Hillshire Brands (HSH) shares shot up more than 20% Tuesday on news that Pilgrim’s Pride (PPC) is offering $6.4 billion — or $45 per share of HSH stock — for the maker of Jimmy Dead Sausages, Ball Park hot dogs and other brands.
Pilgrim’s Pride, for those not in the know, is the second-largest chicken producer in the U.S. behind only Tyson Foods (TSN).
The offer for Hillshire Brands throws a wrench into HSH’s own plans to acquire Pinnacle Foods (PF) for $6.6 billion. So now, Hillshire’s management and board of directors must now consider whether it’s better to be the acquirer or the acquired — after all, that will have a major impact on where HSH stock goes from here.
Personally, I think a bird in the hand is worth two in the bush. But … in an effort to consider all sides, here are the pros of taking the offer from Pilgrim’s Pride vs. going it alone.
Pilgrim’s Pride as Owner
Pilgrim’s Pride, which is based in Greeley, Colo., is 75.5%-owned by JBS S.A. (JBSAY), a Brazilian company that also happens to be the world’s largest protein company. Just five days ago, JBS CEO Wesley Batista told Bloomberg in an interview in Sao Paulo that more acquisitions were on the way despite digesting $17 billion over the past decade alone. Apparently, he wasn’t just talking.
It’s obvious why PPC is gunning after Hillshire, as it brings several things to the table.
For one, the combined company would have annual revenues of $12.4 billion with $1.4 billion in EBITDA.
Also, while Pilgrim’s Pride is a very unsexy company, Hillshire adds a little sizzle — it adds several brands that don’t have much overlap with PPC, and it’s in the midst of a transformation that focuses Hillshire on becoming the most innovative branded food company in the US. To that end, it announced in April that it had acquired Van’s Natural Foods for $165 million. (Those of you in California are likely familiar with Van’s waffles and pancakes.)
So, how does this marriage work out better than if Hillshire were to buy Pinnacle?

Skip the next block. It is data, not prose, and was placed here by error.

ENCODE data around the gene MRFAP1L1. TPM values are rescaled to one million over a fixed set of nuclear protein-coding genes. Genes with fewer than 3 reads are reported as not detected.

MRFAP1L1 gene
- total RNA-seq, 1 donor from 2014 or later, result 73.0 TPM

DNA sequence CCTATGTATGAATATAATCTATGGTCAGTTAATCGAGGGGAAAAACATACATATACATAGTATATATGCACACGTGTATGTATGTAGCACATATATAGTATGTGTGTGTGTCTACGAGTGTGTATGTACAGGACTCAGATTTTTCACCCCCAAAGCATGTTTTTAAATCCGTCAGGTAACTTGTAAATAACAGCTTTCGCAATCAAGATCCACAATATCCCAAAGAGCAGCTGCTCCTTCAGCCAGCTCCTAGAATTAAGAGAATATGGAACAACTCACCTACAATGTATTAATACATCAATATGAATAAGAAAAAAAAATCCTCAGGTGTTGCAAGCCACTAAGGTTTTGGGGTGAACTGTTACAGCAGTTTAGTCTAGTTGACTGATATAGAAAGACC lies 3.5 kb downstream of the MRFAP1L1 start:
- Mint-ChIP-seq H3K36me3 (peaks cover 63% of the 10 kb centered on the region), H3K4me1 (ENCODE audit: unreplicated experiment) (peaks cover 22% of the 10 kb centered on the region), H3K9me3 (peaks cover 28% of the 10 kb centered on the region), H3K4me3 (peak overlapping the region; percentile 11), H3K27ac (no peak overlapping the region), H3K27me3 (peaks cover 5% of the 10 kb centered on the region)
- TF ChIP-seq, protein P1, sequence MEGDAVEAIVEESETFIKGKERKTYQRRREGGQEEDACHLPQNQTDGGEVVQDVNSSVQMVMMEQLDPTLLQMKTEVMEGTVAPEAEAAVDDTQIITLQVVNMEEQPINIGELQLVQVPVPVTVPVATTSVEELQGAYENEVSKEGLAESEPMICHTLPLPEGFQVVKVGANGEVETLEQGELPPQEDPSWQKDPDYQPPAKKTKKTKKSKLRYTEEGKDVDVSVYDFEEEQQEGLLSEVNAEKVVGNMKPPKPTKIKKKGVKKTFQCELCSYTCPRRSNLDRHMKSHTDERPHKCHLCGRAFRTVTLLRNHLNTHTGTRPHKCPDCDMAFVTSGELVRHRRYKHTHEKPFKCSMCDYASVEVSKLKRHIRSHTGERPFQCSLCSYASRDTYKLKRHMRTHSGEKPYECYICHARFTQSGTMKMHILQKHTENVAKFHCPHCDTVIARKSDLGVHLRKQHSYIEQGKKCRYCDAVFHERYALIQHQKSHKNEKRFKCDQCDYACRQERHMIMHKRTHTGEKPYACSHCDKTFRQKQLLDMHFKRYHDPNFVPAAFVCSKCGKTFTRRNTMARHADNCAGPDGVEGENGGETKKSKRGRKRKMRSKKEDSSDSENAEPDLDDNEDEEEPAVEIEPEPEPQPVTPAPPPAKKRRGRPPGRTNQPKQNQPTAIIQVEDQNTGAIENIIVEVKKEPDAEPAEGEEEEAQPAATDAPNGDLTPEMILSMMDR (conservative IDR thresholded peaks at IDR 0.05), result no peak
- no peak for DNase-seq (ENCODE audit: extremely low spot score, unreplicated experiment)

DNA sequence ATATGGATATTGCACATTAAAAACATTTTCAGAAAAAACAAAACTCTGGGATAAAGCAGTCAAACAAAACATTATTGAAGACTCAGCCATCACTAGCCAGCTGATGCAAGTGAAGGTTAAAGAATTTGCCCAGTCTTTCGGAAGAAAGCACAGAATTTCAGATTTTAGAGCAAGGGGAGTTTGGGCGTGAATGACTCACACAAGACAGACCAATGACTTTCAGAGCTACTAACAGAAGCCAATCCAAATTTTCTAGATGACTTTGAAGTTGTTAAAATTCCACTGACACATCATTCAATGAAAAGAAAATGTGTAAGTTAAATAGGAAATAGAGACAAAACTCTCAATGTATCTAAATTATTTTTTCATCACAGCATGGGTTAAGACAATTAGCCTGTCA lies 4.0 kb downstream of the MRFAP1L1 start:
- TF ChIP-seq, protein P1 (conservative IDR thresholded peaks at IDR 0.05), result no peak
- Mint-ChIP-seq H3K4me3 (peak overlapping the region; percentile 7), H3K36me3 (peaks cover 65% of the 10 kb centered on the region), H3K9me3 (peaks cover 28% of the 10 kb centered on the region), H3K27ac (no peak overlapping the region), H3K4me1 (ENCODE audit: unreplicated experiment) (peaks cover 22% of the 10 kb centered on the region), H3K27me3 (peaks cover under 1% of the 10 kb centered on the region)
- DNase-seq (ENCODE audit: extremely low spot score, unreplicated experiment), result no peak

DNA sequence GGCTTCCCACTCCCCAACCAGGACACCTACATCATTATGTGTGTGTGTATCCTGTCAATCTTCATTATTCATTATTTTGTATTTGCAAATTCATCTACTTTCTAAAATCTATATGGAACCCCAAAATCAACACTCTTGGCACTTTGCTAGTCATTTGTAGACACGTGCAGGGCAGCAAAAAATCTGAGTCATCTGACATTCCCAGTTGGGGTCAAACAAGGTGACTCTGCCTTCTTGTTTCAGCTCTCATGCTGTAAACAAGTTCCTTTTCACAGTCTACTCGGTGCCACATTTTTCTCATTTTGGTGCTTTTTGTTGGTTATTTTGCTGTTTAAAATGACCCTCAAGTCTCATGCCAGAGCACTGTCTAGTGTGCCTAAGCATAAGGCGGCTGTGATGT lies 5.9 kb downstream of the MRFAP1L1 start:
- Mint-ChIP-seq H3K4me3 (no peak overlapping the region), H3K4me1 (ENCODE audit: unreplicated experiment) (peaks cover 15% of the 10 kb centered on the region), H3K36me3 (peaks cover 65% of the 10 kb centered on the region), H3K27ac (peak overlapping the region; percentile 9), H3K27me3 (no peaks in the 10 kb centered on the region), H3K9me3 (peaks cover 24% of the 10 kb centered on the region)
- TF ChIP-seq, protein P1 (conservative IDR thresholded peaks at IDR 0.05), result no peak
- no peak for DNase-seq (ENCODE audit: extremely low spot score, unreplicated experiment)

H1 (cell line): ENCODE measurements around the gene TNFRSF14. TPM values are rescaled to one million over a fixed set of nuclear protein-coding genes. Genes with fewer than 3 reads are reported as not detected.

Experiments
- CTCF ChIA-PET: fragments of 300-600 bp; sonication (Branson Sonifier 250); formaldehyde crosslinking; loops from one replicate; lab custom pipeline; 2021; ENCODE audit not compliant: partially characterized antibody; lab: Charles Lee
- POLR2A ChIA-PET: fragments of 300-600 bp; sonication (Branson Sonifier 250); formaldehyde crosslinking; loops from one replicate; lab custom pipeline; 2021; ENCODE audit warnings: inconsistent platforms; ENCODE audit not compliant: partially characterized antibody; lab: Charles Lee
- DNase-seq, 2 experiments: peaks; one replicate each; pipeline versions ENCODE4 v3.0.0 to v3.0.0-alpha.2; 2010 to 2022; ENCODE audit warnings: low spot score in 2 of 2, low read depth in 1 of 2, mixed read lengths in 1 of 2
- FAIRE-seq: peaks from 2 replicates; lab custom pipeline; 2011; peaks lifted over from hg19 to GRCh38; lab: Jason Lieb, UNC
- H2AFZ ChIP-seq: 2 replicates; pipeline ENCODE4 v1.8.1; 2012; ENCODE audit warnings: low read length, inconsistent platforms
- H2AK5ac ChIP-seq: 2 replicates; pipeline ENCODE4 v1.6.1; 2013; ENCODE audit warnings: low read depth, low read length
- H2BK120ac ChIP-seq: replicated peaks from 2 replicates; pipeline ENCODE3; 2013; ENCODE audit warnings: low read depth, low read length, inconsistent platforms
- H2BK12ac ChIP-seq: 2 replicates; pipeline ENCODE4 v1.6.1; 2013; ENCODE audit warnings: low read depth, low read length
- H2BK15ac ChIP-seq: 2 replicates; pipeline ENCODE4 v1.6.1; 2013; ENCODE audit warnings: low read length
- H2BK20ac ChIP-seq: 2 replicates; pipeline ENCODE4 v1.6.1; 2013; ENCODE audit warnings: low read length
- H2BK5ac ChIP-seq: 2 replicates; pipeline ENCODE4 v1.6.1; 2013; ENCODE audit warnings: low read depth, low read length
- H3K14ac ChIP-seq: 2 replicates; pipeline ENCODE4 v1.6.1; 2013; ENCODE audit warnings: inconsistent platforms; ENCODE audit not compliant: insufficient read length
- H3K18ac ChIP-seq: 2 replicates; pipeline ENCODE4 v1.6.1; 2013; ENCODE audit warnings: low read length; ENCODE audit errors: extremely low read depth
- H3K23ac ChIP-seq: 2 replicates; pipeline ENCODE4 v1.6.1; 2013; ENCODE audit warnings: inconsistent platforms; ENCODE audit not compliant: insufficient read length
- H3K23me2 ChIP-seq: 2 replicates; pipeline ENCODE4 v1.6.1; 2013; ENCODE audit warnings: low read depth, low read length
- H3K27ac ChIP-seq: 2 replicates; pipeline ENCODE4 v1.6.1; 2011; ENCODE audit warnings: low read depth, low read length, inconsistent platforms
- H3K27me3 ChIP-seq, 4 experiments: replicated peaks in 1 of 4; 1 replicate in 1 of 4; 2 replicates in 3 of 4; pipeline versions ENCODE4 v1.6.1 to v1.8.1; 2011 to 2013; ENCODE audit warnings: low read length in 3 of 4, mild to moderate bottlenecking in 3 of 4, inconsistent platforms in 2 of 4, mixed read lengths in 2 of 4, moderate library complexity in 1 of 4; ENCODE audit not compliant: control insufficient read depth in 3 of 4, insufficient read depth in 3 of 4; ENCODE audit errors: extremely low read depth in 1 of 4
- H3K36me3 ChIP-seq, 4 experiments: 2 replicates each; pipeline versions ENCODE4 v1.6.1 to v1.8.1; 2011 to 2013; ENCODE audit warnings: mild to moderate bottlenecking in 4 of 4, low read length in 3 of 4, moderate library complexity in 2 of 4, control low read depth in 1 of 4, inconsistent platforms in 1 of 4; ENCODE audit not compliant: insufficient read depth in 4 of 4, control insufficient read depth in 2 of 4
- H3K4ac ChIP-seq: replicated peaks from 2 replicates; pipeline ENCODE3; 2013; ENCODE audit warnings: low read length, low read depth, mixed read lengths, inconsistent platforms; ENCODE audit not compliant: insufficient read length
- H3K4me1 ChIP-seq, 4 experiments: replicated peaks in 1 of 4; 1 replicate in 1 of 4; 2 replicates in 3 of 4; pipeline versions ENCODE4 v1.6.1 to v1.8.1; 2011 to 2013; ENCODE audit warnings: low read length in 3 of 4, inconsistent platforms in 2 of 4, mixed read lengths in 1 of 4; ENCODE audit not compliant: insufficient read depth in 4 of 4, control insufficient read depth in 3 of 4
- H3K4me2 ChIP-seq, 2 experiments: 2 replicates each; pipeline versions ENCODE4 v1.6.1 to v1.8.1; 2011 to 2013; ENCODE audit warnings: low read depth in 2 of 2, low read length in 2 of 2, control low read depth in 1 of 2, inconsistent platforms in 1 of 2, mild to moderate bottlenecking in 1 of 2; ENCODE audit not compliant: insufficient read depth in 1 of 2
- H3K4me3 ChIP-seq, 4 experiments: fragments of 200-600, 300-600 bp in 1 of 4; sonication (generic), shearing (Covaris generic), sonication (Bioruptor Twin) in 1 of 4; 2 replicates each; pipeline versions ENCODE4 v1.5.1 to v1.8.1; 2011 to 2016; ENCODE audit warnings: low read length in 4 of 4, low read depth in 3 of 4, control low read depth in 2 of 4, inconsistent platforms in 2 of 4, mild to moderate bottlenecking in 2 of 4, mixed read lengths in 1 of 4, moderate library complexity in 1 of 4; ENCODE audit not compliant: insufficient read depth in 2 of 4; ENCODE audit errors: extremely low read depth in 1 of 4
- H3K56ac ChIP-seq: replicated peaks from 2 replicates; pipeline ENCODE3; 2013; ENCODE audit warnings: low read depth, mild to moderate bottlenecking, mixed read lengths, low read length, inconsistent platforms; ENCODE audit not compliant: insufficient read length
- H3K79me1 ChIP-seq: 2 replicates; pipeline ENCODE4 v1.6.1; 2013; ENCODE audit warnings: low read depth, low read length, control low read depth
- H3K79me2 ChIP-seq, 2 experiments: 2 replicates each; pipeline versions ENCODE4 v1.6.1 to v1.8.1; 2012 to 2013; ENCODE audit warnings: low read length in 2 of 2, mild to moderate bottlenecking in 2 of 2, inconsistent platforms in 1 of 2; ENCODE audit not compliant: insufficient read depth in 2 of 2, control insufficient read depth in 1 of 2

The combined Hillshire/Pinnacle would have a significant amount of debt. (Fitch downgraded Hillshire’s debt to BB from BBB on May 13 specifically for this reason.) The pro forma total debt would be $5.8 billion, or a little more than five times EBITDA. While Fitch sees the transaction as transformative, you have to wonder if it’s worth paying 13 times EBITDA for a business that grew sales by less than 1% in 2013 — while incurring a large amount of debt, no less.
Meanwhile, if Pilgrim’s Pride buys HSH, the combined business would have pro forma leverage of four times EBITDA — so, 20% less than the Pinnacle combo. Meanwhile, Pilgrim’s Pride is offering HSH shareholders the equivalent of 12.5 times EBITDA. Not only that, but it’s willing to cover the $163 million termination fee that Hillshire must pay to Pinnacle Foods should it back out of its deal.
All three of these companies are barely growing, with not much hope for anything but single-digit revenue increases in the immediate future.
Pilgrim’s Pride gives HSH stock holders a profitable way out.
And If Hillshire Teams Up With Pinnacle?
A combination of Hillshire Brands and Pinnacle Foods gives the merged company three brands with revenues of $1 billion or more, four brands of more than $250 million annually and three up-and-coming brands that includes Van’s.
It’s a very enticing proposal that will increase Hillshire’s scale, diversify its product lines and be immediately accretive to earnings.
What’s not to like?
In addition, a combination of the two firms puts Hillshire CEO Sean Connolly in charge of a $7 billion company with market share dominance in the frozen, refrigerated and grocery categories. With estimated annual cost savings of $140 million by 2017, the bottom line should be far more robust in three years regardless of whether it can deliver any organic growth from the merger.
Ultimately, stock prices are driven by earnings … so from that perspective it makes a whole lot of sense.
The answer to which result is best has to do with point of view. And ultimately, the one that matters most as far as HSH stock is concerned is from the viewpoint of the shareholders.
While Hillshire Brands’ CEO is obviously happy with its deal to buy Pinnacle Foods, it’s incumbent upon him and the board to do what’s best for shareholders. And if I held HSH stock, I’d want Connolly and the board to coax a better offer out of Pilgrim’s Pride.
In my opinion, Connolly should ask for $47. When and if Pilgrim’s Pride CEO Bill Lovette responds affirmatively to his request, Connolly should gladly take the deal.
HSH shareholders: It’s time to move on.
As of this writing, Will Ashworth did not hold a position in any of the aforementioned securities.